In talking about research with Michael Solomon, it immediately becomes apparent how deeply he cares about not only his own graduate students, working with him in the lab and completing their doctoral degrees under his supervision, but also U-M graduate students at large. In his role as Associate Dean at Rackham, he serves as Chair of Rackham’s Faculty Committee on Mentoring (MORE), a campus-wide program. He says: “We have been at the forefront of trying to introduce mentoring plans, which are two-way conversations between faculty and students.[…] I think it’s the thing we’ve had the most impact with and it’s been my most enjoyable commitment so far in my work at Rackham.”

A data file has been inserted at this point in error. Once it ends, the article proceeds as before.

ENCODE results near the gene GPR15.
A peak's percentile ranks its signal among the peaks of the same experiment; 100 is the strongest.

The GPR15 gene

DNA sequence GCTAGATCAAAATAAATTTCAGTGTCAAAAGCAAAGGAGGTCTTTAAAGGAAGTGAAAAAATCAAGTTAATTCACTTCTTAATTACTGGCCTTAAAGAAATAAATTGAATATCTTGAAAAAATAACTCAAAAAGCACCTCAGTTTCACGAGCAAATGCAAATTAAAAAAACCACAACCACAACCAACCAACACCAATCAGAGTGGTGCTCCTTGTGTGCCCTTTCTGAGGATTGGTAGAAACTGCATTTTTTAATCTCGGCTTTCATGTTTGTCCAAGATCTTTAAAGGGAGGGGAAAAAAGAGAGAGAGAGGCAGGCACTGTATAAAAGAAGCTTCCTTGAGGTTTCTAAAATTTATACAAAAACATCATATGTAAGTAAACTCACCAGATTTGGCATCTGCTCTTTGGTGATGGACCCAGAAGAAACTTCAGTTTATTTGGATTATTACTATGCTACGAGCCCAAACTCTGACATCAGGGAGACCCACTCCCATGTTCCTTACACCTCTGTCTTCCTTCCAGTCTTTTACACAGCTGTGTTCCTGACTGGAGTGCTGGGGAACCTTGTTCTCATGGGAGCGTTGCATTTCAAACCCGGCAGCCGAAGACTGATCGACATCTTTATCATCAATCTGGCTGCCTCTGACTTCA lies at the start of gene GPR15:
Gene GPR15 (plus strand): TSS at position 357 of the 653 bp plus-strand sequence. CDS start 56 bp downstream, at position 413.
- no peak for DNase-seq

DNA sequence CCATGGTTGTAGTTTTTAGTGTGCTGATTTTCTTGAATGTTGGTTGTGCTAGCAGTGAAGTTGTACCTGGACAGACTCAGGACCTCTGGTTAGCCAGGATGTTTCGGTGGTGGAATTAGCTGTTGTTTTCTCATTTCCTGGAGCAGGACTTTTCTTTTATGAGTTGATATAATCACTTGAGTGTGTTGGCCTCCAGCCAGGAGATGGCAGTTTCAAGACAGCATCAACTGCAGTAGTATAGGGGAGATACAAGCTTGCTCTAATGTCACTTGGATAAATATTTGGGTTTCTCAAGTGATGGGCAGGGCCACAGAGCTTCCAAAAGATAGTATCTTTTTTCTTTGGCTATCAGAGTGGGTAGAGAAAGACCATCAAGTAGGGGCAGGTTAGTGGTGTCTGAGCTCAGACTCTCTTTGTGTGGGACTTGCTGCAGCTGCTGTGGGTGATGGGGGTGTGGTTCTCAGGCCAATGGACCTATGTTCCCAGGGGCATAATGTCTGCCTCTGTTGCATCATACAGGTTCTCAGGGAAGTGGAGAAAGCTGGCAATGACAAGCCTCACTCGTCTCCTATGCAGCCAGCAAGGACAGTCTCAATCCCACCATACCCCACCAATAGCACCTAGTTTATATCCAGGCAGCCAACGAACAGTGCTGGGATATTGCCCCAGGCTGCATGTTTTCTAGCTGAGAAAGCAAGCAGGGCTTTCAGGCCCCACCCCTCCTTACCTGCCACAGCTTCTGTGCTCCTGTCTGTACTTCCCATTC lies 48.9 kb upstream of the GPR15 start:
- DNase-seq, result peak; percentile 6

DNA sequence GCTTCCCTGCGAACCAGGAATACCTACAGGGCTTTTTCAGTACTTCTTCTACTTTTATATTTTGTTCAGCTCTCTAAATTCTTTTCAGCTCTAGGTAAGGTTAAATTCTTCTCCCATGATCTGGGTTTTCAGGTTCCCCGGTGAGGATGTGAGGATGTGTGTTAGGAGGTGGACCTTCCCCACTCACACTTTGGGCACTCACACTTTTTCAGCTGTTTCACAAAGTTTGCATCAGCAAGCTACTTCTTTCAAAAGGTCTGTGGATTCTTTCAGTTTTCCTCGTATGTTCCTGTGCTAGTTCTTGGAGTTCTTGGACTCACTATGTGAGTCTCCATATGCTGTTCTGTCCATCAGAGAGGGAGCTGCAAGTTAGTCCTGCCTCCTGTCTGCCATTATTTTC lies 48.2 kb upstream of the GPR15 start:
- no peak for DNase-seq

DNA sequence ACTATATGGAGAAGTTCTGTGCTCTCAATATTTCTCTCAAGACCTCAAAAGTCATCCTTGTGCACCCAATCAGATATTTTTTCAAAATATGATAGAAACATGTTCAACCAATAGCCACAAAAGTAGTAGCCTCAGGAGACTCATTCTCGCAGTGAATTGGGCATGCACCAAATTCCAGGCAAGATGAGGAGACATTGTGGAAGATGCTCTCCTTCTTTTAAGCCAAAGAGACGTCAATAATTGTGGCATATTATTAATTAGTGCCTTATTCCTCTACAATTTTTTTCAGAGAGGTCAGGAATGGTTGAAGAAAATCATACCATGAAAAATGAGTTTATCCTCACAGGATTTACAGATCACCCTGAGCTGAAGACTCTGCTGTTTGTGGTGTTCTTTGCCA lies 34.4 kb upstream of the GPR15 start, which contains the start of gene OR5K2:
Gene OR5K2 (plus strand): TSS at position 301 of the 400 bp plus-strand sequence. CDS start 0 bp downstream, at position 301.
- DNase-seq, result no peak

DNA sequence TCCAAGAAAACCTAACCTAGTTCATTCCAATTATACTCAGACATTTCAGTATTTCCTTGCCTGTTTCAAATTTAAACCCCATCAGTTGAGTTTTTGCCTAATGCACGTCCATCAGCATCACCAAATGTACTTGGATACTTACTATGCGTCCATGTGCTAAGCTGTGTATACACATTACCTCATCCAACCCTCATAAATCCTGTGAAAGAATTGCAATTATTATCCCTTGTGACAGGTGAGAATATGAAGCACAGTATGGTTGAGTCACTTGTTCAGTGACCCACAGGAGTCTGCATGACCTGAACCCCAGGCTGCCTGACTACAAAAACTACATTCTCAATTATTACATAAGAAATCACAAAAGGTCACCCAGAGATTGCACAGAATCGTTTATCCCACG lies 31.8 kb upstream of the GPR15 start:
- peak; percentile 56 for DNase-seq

Reflecting on his work as both a faculty member and a graduate school administrator, he shared: “You know, I wouldn’t be anywhere with my research without my graduate students. And this role here, I mean, Rackham isn’t anything without working with the graduate programs. Rackham does everything by collaboration, and that’s really what I do as Associate Dean. And it’s actually the same for research. […] Even with all that research that we were just talking about, that’s all done in collaboration with my graduate students. And basically everything that resulted in the AAAS election was collaborative work with my students. So the papers that really underpin this [election] were multi-authored papers where I was the lead author and then the students were authors.”